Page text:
Canonization Process: Key Terms and Definitions
There are essentially three phases associated with the canonization process
according to the canon of the Roman Catholic Church.
A candidate for canonization must be deceased for at least five years before a formal cause for canonization can be opened by the Church,
unless the Pope grants an exemption to this waiting period as Pope Benedict the XVI recently did for Pope John Paul II.
The phases associated with the canonization process are:
Each phase has distinctive characteristics and activity associated with it. Each phase builds upon another. Terminology and characterizations matter in regard to the canonization process. Misrepresentations can lead to significant setbacks for an otherwise legitimate devotional effort that is motivated by the Holy Spirit.
“Faith and work make a triumphant combination.”
Servant of God Father Edward Joseph Flanagan, 1886-1948
- Pre-Diocesan Phase
- Diocesan Phase
- Roman Phase
- Key Definitions
This phase marks the period of time in which a spontaneous or groundswell of devotion emerges among the laity toward someone whom they consider holy and whom they hold up for inspiration and enjoin with intercessory prayers. The laity are known as actors in this process. While the clergy may guide and participate in this devotion, it cannot in anyway be directed by the Church.
The Father Flanagan League Society of Devotion is a formal and organized embodiment of actors who facilitate the flow of information and communication among actors throughout the world. The League also helps to document potential evidence of a groundswell of devotion that will eventually be used for consideration of opening a formal cause for canonization by the Church.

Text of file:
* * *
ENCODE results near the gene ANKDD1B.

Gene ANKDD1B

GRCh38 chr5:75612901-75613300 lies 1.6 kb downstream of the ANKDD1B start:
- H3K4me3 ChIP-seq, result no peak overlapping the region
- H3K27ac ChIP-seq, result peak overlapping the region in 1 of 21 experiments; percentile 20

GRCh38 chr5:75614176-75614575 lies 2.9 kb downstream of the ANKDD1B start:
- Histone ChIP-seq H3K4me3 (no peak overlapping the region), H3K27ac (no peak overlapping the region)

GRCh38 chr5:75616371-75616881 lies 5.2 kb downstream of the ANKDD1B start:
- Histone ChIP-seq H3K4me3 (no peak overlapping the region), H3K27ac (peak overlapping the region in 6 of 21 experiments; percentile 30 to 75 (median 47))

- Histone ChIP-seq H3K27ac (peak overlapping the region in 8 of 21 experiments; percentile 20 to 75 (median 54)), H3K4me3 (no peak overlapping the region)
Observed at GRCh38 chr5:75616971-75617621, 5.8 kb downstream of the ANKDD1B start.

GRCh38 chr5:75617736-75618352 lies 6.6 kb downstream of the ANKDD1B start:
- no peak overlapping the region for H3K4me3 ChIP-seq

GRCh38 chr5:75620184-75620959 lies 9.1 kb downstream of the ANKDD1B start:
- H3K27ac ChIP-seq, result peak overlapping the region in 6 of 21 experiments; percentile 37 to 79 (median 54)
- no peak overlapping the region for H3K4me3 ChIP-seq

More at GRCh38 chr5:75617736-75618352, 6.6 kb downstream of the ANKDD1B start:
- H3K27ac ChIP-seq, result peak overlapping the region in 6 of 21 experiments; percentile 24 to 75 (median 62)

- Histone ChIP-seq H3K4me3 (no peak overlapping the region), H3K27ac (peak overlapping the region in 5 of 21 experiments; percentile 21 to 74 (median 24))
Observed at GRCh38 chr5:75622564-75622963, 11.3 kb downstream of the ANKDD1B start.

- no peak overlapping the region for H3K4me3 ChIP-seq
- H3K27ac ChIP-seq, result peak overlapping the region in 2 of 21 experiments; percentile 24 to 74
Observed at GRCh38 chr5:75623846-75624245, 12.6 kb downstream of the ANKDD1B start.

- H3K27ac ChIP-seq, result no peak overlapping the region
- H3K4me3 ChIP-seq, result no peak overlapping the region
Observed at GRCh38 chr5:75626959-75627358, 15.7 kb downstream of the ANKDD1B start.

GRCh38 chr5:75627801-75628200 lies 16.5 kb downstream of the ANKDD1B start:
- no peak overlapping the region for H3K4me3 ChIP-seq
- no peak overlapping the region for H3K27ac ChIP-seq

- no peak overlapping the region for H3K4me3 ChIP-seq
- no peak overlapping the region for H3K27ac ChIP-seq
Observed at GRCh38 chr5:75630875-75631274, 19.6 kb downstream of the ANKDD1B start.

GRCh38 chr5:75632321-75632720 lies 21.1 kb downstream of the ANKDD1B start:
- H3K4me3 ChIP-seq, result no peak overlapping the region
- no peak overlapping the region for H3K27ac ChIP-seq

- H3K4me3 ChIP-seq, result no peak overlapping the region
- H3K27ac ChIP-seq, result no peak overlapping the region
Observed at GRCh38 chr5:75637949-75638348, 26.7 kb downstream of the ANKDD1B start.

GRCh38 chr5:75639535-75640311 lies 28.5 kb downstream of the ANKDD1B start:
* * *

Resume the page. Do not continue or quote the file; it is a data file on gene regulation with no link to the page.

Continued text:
Neither the actors, nor a groundswell of devotion can be called a cause or movement. Only at the next phase can the devotional effort be officially characterized as such. See the Prayer and Devotion page to learn more about devotion and examine the evidence of the groundswell of devotion for Father Flanagan.
This phase begins when the actors retain a Postulator who on behalf of the actors will approach the bishop as a Petitioner to consider evidence in opening a cause.
If the bishop accepts the petition he will seek permission of the Holy See to form a tribunal to hear from witnesses and examine the concrete facts on the candidate’s exercise of Christian virtues considered heroic. This tribunal has two parts, a Episcopal Commission and Historical Commission.
The bishop will consult with bishops on a regional or national level to gain their opinions on the merit and timeliness of introducing a cause. If the evidence demonstrates merit the candidate will be declared a Servant of God by the bishop and the cause is opened.
All materials reviewed by the tribunal are crated and affixed with the bishop’s seal and sent to the Dicastery for the Causes of Saints at the Vatican to begin the Roman Phase.